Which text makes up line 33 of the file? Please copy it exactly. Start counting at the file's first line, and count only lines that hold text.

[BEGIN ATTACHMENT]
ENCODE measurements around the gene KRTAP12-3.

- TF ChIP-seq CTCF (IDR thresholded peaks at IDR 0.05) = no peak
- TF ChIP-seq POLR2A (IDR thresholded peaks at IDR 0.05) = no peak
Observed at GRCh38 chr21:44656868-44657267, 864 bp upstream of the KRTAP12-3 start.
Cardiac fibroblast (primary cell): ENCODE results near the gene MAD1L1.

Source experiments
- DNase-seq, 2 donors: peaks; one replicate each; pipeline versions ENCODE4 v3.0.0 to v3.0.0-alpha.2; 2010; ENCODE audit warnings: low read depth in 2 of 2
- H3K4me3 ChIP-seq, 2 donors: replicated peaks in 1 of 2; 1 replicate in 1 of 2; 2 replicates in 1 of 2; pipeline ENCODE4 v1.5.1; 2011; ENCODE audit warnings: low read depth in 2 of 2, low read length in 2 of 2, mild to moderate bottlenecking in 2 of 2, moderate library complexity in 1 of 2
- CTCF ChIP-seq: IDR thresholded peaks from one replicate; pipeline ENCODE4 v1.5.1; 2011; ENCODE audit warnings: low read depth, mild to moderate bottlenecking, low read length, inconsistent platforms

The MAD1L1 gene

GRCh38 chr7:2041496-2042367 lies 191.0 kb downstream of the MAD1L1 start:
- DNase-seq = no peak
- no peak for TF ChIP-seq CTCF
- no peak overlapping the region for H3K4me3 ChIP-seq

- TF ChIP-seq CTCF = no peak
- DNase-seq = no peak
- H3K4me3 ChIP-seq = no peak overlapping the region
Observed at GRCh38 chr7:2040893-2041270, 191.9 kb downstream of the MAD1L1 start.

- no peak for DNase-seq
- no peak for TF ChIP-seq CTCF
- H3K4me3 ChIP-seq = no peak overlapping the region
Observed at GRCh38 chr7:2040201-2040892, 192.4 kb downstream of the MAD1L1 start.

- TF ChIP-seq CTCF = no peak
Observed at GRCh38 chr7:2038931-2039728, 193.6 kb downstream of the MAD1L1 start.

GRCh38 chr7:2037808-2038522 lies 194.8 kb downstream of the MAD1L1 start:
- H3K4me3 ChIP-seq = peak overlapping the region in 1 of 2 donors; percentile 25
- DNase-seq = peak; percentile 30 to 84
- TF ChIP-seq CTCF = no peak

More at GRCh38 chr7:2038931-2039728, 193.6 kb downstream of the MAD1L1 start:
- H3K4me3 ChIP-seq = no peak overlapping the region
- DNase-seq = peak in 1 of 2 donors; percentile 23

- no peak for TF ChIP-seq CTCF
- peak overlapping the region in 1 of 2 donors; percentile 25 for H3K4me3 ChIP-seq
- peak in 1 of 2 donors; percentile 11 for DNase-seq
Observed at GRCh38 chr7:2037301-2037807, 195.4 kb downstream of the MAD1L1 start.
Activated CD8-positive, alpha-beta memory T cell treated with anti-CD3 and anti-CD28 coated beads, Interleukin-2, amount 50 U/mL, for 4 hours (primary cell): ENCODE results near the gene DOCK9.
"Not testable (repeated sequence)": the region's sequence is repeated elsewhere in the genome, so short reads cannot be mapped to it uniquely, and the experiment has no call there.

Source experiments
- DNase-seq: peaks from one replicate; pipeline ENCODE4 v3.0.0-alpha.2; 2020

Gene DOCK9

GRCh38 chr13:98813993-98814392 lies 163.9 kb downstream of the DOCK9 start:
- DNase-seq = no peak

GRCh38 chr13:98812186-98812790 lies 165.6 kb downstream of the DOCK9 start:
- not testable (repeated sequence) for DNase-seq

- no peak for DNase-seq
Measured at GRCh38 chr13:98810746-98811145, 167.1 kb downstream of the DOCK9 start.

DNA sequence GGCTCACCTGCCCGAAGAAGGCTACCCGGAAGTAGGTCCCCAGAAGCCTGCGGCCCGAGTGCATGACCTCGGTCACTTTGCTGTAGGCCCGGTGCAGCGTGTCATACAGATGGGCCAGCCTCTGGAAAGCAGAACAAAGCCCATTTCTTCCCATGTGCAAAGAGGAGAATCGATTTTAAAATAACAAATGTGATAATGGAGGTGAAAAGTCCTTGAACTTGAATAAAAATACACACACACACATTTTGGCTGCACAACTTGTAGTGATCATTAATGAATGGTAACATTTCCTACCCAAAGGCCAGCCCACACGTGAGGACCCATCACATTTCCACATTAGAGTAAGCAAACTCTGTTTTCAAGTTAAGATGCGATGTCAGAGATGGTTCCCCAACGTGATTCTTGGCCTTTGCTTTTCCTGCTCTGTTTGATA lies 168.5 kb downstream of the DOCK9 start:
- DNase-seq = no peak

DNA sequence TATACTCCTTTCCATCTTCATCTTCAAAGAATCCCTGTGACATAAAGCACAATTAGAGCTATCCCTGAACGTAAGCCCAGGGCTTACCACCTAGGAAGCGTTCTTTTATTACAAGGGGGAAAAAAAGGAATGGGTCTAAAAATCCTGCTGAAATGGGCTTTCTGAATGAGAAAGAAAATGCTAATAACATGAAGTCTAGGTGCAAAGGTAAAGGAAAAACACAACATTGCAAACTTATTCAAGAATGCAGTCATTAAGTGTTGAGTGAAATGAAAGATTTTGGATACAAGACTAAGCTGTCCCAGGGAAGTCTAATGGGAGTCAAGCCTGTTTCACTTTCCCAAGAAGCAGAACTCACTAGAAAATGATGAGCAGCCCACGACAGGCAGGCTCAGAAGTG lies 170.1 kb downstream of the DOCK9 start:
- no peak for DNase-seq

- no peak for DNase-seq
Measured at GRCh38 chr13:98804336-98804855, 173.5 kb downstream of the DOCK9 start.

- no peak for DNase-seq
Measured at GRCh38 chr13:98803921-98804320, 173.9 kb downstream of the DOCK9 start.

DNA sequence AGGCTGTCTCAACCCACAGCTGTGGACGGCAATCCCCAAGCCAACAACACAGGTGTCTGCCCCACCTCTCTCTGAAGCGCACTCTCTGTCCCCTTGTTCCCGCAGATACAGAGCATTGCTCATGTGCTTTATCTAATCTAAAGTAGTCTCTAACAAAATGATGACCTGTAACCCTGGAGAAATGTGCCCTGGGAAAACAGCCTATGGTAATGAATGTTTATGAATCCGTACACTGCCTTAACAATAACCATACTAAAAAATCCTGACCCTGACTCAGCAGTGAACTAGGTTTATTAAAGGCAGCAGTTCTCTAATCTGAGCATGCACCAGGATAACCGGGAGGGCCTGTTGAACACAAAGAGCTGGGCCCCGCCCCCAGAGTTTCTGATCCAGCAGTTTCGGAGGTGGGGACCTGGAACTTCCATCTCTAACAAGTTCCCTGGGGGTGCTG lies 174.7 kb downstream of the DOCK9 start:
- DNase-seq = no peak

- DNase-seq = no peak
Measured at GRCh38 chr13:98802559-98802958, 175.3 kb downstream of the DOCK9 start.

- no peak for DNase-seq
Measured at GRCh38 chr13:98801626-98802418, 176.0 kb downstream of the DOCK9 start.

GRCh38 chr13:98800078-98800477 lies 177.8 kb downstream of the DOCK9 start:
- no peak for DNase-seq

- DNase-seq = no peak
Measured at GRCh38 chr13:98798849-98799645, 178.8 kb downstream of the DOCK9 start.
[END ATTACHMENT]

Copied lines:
- peak overlapping the region in 1 of 2 donors; percentile 25 for H3K4me3 ChIP-seq